Re: [OAUTH-WG] Report an authentication issue

Justin Richer <> Wed, 20 June 2012 19:10 UTC

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Date: Wed, 20 Jun 2012 15:10:32 -0400
From: Justin Richer <>
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Subject: Re: [OAUTH-WG] Report an authentication issue
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> 3)If I wanted to use OAuth, the client would send an authorization 
> request to the server's AS, which would authenticate the user of the 
> client, and ultimately result in the client possessing an 
> access-token.  My thinking is that this access token (let's assume 
> it's a JWT) would contain the user's identity, a statement of what 
> type of primary authentication was used (auth context), an expiration, 
> and an audience claim.  This sounds a lot like authentication to me, 
> and it's where I get confused.  Is it just because OAuth does not 
> explicitly define this?  Is there a threat in using OAuth as I describe?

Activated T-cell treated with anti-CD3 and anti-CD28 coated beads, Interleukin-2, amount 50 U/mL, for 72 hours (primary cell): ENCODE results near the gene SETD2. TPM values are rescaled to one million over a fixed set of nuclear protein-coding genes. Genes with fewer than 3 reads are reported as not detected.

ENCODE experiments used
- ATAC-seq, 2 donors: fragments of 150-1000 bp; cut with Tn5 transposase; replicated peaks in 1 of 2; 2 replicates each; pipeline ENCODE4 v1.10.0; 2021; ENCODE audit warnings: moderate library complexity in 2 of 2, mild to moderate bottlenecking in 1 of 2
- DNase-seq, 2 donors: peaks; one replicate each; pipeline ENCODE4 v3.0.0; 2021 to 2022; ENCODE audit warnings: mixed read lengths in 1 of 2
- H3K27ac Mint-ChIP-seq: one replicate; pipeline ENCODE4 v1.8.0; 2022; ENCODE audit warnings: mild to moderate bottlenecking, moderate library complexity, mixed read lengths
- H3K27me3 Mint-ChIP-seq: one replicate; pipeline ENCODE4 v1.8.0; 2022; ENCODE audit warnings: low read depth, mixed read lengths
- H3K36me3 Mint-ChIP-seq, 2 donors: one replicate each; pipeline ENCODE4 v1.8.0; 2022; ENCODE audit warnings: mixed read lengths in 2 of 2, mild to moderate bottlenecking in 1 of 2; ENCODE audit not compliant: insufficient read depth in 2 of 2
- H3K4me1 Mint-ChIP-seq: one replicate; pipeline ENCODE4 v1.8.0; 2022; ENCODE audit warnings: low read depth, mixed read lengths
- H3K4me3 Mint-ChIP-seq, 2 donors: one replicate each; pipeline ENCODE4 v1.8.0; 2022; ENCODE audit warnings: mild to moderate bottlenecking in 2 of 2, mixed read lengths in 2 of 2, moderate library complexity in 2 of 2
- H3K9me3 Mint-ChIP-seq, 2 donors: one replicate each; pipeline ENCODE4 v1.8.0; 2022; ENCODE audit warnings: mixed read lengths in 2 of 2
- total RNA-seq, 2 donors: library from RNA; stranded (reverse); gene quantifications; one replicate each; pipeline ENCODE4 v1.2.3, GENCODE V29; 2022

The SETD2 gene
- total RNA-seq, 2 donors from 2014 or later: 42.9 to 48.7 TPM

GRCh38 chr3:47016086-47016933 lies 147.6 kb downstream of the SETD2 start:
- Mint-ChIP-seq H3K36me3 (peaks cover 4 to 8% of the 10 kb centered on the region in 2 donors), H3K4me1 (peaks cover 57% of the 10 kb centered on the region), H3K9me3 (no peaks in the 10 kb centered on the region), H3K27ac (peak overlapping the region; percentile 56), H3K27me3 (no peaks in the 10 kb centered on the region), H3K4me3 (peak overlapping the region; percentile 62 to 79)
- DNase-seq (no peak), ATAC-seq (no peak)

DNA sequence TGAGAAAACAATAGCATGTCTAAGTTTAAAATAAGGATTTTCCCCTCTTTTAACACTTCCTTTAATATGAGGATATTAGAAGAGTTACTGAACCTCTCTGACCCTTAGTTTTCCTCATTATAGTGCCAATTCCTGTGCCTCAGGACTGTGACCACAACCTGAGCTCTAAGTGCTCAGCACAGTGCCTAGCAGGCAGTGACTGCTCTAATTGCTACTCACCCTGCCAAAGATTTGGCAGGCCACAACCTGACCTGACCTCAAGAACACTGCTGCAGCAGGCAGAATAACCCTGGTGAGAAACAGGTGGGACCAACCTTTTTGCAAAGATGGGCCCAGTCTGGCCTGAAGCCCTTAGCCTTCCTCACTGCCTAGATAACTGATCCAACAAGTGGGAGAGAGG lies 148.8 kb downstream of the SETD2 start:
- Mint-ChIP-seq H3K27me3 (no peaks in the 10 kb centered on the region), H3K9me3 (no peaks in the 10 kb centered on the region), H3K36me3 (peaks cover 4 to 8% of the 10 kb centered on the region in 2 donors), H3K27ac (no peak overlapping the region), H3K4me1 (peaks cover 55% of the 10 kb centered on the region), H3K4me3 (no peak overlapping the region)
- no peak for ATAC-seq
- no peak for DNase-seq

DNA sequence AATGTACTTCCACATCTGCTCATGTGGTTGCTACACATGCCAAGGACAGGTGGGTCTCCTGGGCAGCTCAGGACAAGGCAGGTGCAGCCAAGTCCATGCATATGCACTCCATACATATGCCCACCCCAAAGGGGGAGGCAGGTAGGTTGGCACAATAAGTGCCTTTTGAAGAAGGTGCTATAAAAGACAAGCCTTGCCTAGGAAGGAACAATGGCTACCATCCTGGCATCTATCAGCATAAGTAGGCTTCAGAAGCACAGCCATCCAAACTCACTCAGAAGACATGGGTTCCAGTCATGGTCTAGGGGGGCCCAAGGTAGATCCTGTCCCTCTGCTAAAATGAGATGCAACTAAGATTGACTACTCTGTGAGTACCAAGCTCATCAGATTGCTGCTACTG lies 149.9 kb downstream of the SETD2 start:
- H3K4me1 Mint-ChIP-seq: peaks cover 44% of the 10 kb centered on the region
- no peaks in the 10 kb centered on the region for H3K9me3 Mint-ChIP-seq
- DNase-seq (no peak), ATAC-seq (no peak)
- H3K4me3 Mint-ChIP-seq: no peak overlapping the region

You've hit on it here -- you're using OAuth *plus* a few other bits to 
accomplish this. Using a JWT lets you do things like signed tokens and 
audience restriction so that clients won't just take *any* token.

> 4)If I wanted to use Connect, well I'm not even sure how the id_token 
> as defined by Connect helps this use case.  The id_token seems to make 
> sense when the client is a confidential web server, but it's not clear 
> what an iPhone app would do with the id_token ... it's the server in 
> the backend that needs to authenticate the user, the iPhone app is 
> just an interface to talk to the server.  And it seems as I learn more 
> about connect that the id_token is not meant to be sent from the 
> iPhone app to the server, just the access token.  So it's really not 
> clear how Connect helps solve authentication for an iPhone client app 
> talking to a video server.  If I'm sending access-tokens, it's just 
> OAuth again.

Connect adds a few things on top of OAuth to make authentication 
possible, and one of these is the id_token. But what you're really after 
in your scenario isn't authentication at the RS per se -- it's 
authorization for accessing it.

  -- Justin